Consumers are outraged that banks are now charging monthly fees if they use their debit cards.
Regions and SunTrust have already levied this monthly fee; Bank of America will begin charging a fee in 2012; and Chase (one state) and Wells Fargo (five states) are testing this fee in various areas. The common explanation from banks is that they are losing billions of dollars in revenue from the Durbin Amendment which basically cut the interchange fee on debit card transactions in half. Banks feel they need to make up for this loss of revenue, and charging customers to use their debit card is one way to generate revenue.
But could there be another reason for a monthly charge on debit cards? Are banks trying to indirectly force consumers to use credit cards because credit cards are much more profitable to these financial institutions?
If consumers choose to now go without a debit card in order to avoid these monthly fees, consumers will turn to other forms of payment, and credit card usage could increase dramatically. That would be great news for banks because credit cards are a much greater profit center for two reasons.
First, credit cards are not covered under the interchange fee regulations that went into effect on October 1. These regulations only affected debit card purchases. While the interchange fee varies depending upon the volume of the retail outlet, retailers still have to pay the banks approximately 2% of any credit card transaction, including tax. This is much higher than the amount a bank is paid for a debit card transaction.
So banks want you to use a credit card when you make your purchases.
Secondly, banks will make a significant amount of money if you use your credit card and don’t pay off the entire balance on time each month.
Consumers are charged a hefty interest rate for carrying a balance from one month to the next, and that interest payment could be anywhere from 10% to 29% depending on your credit card’s APR.
To further trigger this credit card usage, issuers are providing more incentive to consumers with attractive rewards on credit card usage.
Credit card rewards have strongly rebounded in 2011. According to Mintel Compermedia, eight in ten credit card offers are for rewards cards promoting points, miles or cash rebates, up from six in ten offers in 2008. Cash back bonuses are generous–the Chase Freedom card offers a $200 cash back bonus for new customers; and the new Capital One Cash card gives a 50% cash back bonus on the cash rebates you earn each year, plus a one-time $100 bonus. Airline rewards are also plentiful–an example would be the Southwest Airlines Rapid Rewards card gives 25,000 bonus points after the first purchase.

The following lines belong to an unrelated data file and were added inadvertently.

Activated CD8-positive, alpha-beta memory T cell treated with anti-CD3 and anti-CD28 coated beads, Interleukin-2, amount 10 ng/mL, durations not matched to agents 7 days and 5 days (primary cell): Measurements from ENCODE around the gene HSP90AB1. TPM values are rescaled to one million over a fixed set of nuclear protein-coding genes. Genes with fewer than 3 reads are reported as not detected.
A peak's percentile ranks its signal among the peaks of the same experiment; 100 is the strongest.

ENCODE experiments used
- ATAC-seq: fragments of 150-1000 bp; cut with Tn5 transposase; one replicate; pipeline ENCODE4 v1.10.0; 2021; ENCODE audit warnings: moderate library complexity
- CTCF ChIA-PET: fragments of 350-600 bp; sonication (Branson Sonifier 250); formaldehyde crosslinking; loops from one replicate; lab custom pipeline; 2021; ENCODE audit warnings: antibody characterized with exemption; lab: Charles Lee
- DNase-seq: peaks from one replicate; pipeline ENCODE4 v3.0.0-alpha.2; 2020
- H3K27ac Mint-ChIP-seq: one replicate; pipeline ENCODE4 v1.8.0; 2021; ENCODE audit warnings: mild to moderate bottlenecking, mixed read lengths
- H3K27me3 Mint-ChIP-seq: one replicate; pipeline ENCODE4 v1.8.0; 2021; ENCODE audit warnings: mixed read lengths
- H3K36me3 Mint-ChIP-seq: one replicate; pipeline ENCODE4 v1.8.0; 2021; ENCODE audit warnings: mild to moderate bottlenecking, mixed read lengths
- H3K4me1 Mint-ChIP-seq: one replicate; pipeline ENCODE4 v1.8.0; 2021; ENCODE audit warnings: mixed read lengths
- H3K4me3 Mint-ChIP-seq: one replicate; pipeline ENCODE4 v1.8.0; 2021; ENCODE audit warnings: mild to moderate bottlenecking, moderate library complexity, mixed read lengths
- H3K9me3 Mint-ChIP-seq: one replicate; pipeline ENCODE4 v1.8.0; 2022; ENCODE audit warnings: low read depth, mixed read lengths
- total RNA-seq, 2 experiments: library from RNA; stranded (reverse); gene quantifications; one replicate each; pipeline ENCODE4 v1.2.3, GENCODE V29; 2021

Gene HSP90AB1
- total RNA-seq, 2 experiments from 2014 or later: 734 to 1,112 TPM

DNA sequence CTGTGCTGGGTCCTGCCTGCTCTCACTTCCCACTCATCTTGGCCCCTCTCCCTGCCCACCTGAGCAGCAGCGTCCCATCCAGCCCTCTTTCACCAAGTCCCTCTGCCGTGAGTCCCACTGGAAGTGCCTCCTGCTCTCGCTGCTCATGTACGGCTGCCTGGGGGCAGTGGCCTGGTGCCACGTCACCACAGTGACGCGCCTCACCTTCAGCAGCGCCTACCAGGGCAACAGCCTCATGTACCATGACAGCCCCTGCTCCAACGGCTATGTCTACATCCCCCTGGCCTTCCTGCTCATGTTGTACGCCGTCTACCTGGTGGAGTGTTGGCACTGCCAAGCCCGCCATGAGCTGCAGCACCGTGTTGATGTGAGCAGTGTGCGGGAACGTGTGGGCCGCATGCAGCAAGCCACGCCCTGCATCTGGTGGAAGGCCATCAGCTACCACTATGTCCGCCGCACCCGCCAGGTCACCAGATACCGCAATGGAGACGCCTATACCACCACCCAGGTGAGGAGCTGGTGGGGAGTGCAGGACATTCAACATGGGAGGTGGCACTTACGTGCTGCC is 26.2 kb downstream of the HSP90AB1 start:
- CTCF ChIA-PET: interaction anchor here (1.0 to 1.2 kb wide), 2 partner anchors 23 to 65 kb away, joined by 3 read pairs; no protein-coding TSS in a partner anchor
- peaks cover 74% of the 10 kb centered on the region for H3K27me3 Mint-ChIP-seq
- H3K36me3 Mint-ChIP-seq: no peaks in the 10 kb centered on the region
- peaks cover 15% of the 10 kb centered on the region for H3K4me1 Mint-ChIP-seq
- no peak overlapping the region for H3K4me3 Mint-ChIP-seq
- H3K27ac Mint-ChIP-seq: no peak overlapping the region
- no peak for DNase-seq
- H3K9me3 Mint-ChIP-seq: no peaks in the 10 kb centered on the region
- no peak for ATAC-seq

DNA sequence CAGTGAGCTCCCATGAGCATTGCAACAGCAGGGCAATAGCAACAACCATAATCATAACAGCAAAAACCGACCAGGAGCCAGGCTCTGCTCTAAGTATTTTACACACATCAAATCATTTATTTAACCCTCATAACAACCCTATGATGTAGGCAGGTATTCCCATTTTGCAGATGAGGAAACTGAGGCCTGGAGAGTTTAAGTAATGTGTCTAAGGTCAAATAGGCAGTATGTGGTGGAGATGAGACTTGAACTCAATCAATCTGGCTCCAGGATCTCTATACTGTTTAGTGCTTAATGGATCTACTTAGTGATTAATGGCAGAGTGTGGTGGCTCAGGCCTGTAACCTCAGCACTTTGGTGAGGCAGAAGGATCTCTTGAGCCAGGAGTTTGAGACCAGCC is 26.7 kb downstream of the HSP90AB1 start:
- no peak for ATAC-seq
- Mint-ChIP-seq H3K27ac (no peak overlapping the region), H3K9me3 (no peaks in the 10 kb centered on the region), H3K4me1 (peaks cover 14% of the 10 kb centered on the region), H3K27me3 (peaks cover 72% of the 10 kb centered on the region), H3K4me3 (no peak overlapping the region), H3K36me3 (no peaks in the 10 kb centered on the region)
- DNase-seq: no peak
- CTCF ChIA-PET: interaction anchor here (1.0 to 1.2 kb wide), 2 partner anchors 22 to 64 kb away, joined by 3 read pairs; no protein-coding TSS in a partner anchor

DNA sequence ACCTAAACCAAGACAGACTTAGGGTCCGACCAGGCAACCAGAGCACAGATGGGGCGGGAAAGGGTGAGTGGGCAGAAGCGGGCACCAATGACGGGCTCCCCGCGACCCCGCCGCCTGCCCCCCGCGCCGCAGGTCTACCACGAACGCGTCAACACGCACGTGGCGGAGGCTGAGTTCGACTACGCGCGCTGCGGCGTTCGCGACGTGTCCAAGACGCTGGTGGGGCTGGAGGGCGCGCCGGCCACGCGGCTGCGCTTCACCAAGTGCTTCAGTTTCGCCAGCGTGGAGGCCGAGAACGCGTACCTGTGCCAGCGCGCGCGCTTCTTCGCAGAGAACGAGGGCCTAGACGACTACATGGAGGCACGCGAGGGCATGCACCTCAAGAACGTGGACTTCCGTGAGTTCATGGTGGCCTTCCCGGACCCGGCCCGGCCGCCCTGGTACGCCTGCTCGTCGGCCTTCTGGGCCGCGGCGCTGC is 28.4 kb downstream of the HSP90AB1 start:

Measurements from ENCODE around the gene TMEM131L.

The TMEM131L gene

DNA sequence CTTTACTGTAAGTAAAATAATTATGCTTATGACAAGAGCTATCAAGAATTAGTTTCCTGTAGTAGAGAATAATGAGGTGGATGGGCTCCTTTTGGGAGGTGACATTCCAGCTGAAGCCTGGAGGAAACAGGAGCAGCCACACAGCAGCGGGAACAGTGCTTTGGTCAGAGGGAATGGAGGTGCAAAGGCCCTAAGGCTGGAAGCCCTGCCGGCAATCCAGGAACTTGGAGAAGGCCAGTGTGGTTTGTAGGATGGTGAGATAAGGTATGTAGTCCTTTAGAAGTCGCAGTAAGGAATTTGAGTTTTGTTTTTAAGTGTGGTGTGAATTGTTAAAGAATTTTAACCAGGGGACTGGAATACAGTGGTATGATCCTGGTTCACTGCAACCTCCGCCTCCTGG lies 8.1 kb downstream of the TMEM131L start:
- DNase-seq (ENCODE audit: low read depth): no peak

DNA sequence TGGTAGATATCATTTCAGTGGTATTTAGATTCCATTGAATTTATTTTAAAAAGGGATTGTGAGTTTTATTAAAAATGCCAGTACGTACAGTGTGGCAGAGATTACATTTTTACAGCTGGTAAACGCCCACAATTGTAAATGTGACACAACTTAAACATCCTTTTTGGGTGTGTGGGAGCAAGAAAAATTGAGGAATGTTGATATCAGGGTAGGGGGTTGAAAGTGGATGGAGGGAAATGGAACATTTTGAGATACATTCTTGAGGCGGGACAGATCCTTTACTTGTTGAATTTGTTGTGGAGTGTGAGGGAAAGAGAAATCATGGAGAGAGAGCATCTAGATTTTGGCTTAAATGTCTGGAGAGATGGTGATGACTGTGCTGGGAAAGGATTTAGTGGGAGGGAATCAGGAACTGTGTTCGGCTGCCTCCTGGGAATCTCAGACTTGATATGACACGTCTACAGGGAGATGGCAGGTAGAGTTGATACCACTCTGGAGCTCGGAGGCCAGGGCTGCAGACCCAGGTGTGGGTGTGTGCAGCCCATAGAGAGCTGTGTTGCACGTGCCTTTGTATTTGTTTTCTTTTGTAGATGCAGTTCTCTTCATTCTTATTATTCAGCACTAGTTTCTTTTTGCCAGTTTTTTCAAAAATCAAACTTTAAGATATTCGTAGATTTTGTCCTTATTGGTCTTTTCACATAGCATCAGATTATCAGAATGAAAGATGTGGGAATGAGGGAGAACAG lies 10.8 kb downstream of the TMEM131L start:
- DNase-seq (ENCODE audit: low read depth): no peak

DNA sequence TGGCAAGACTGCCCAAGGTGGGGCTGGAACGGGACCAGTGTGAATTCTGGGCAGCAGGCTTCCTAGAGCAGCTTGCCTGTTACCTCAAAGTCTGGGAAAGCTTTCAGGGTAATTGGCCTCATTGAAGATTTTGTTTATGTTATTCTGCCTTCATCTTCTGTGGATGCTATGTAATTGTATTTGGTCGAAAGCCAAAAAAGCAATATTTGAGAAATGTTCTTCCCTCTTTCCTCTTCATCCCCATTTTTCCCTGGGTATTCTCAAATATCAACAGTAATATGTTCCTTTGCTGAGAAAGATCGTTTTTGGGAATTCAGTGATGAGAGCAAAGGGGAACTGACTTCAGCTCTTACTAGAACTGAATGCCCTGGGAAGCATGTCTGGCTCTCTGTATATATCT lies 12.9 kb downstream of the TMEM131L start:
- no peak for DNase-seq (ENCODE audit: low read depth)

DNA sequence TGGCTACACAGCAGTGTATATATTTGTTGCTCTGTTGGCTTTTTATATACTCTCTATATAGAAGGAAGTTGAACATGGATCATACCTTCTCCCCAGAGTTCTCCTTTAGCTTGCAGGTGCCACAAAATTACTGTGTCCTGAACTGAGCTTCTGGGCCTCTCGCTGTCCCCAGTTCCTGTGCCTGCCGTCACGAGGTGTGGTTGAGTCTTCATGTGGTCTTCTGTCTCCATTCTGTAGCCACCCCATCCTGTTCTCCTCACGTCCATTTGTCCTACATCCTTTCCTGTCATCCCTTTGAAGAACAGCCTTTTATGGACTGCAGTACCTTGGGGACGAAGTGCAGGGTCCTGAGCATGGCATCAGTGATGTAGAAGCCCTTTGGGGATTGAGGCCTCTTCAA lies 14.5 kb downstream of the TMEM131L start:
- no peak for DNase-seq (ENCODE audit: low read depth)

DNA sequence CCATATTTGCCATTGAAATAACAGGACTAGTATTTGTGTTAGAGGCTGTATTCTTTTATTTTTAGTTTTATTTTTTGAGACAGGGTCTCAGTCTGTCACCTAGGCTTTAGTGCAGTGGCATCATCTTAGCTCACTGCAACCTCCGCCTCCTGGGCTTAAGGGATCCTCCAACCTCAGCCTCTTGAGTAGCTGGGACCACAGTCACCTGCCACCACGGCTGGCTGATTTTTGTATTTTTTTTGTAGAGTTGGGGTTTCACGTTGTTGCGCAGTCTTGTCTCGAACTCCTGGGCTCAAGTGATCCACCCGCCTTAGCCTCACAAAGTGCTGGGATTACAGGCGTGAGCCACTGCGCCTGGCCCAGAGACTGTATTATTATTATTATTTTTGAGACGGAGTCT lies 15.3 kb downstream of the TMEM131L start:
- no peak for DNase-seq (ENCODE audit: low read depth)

The bottom line: banks want you to reach into your wallet or purse for a credit card to make the payment since it means more profit to the bank.
“If you switch to credit cards for payments, pay off your balance in its entirety on time each month,” says Bill Hardekopf, CEO of LowCards.com.
“Otherwise, the interest payments could become overwhelming and are sure to be greater than any new debit card fee.”
LowCards.com ( http://www.lowcards.com) simplifies the confusion of shopping for credit cards. It is a free, independent website that helps consumers easily compare credit cards in a variety of categories such as lowest rates, rewards, rebates, balance transfers and lowest introductory rates. It also gives an unbiased ranking and review for each card. The LowCards.com Complete Credit Card Index ( http://www.lowcards.com/CreditCardIndex.aspx) is the most objective and comprehensive resource on the Internet which allows consumers to compare rates for over 1000 credit cards offered in this country. Created by Hampton & Associates, the company has been analyzing the credit card industry and supplying objective websites on various consumer expenses for eleven years.
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